The US Senate and accountability
The US Senate has beaten Obama’s veto of the bill allowing Americans to sue the Saudi government for damages from the World Trade Center attack. The vote was a whopping 97 to 1 to hold Saudi Arabia accountable.
Holding a sovereign country accountable for harmful military actions of its citizens sounds good—until fussy follow-up questions are asked:
How long will it take to collect? Maybe never. But the Senate might have added this advice: Hire very young lawyers because the process will take decades to even reach a courtroom.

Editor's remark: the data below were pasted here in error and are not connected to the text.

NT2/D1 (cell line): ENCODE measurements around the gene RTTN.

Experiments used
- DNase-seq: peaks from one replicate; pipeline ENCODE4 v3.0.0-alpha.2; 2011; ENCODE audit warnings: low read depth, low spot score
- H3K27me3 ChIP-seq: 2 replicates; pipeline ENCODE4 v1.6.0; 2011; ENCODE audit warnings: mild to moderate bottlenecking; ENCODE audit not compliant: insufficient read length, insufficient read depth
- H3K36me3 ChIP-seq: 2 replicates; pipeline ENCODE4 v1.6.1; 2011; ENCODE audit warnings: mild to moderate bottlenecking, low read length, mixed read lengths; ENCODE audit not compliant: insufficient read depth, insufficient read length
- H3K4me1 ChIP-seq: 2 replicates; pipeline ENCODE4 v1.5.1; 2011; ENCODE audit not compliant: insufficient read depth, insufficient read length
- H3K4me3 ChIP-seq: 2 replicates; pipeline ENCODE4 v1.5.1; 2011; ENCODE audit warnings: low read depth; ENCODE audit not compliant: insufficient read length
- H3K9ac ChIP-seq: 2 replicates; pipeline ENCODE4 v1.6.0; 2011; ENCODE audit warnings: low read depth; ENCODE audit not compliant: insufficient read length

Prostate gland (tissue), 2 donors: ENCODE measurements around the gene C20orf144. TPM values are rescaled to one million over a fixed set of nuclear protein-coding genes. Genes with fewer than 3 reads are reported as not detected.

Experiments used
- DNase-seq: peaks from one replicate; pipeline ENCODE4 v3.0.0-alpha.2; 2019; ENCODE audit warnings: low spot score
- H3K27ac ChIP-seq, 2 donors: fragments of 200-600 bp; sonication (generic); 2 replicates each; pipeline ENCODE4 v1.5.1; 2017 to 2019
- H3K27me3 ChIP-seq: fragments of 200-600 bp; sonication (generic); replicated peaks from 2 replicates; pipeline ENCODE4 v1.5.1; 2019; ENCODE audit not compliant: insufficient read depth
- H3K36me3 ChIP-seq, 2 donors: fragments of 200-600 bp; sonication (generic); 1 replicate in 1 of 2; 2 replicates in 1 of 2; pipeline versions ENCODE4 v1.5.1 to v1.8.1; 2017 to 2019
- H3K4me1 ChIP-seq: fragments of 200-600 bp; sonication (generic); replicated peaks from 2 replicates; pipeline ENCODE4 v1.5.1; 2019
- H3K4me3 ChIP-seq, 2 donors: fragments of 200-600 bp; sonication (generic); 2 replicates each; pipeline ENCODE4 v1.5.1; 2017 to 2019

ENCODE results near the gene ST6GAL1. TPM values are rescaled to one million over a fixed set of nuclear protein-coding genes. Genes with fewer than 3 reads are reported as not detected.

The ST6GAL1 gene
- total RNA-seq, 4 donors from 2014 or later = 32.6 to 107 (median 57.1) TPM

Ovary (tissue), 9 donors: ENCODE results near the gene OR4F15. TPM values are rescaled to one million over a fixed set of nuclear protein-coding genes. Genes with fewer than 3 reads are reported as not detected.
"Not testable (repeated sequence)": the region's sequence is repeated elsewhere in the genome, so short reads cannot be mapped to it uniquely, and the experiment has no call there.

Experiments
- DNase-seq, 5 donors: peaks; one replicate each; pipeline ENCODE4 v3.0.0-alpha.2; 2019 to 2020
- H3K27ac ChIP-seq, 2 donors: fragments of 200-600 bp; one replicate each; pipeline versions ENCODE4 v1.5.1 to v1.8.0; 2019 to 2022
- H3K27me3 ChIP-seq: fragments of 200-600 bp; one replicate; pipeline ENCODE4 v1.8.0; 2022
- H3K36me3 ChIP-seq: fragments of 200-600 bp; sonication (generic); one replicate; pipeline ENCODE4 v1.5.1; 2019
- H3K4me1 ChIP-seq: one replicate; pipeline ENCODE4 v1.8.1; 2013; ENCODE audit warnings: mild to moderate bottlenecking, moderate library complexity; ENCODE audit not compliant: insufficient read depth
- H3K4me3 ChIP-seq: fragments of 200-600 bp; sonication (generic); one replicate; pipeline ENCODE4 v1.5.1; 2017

How much will this cost the USA? 97 senators swung the precedent door wide open: it could ignite expensive lawsuits against America by people in countries where American military forces allegedly did civilian damage. That is why Obama vetoed the bill. Now Iraqis, Afghans, Bosnians, Germans, Japanese, Italians and French can more easily sue for alleged damages by American forces in past wars.
Is the US Senate on a new accountability kick? Will the 97 senators also hold themselves accountable for making top bank execs accountable to consumers for what their banks do? It’s one thing to publicly chastise the top Wells Fargo top exec, John Stumpf, but another to send him to the pokey for “willful ignorance” of what his bank did. That would be accountability of a different and refreshing sort.
And what a precedent! CEOs responsible for what their corporations do to consumers. But there are risks, like losing campaign contributions.
Accountability has its limits.